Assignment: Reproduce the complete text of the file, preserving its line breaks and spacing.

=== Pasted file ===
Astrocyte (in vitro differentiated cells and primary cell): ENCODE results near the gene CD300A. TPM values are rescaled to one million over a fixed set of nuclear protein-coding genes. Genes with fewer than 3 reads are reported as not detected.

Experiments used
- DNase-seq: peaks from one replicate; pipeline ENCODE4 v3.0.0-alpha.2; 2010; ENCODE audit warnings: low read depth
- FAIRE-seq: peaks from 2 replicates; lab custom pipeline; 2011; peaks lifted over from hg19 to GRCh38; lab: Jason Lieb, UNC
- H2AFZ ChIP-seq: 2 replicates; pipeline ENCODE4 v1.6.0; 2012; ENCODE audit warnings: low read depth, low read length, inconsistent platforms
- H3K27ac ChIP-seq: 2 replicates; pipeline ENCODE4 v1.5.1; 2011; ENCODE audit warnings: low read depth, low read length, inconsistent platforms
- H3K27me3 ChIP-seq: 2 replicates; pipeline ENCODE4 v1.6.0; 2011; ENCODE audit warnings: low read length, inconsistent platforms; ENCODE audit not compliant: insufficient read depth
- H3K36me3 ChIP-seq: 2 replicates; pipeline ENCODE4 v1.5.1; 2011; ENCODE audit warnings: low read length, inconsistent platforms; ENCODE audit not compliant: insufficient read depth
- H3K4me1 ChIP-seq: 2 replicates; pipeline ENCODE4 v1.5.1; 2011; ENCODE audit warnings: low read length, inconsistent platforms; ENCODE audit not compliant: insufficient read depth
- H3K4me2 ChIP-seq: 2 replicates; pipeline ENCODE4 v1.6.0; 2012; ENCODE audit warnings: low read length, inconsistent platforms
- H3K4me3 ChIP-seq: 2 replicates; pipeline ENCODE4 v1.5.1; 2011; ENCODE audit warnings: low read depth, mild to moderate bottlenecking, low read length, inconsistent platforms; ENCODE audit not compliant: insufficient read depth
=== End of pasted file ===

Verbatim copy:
Astrocyte (in vitro differentiated cells and primary cell): ENCODE results near the gene CD300A. TPM values are rescaled to one million over a fixed set of nuclear protein-coding genes. Genes with fewer than 3 reads are reported as not detected.

Experiments used
- DNase-seq: peaks from one replicate; pipeline ENCODE4 v3.0.0-alpha.2; 2010; ENCODE audit warnings: low read depth
- FAIRE-seq: peaks from 2 replicates; lab custom pipeline; 2011; peaks lifted over from hg19 to GRCh38; lab: Jason Lieb, UNC
- H2AFZ ChIP-seq: 2 replicates; pipeline ENCODE4 v1.6.0; 2012; ENCODE audit warnings: low read depth, low read length, inconsistent platforms
- H3K27ac ChIP-seq: 2 replicates; pipeline ENCODE4 v1.5.1; 2011; ENCODE audit warnings: low read depth, low read length, inconsistent platforms
- H3K27me3 ChIP-seq: 2 replicates; pipeline ENCODE4 v1.6.0; 2011; ENCODE audit warnings: low read length, inconsistent platforms; ENCODE audit not compliant: insufficient read depth
- H3K36me3 ChIP-seq: 2 replicates; pipeline ENCODE4 v1.5.1; 2011; ENCODE audit warnings: low read length, inconsistent platforms; ENCODE audit not compliant: insufficient read depth
- H3K4me1 ChIP-seq: 2 replicates; pipeline ENCODE4 v1.5.1; 2011; ENCODE audit warnings: low read length, inconsistent platforms; ENCODE audit not compliant: insufficient read depth
- H3K4me2 ChIP-seq: 2 replicates; pipeline ENCODE4 v1.6.0; 2012; ENCODE audit warnings: low read length, inconsistent platforms
- H3K4me3 ChIP-seq: 2 replicates; pipeline ENCODE4 v1.5.1; 2011; ENCODE audit warnings: low read depth, mild to moderate bottlenecking, low read length, inconsistent platforms; ENCODE audit not compliant: insufficient read depth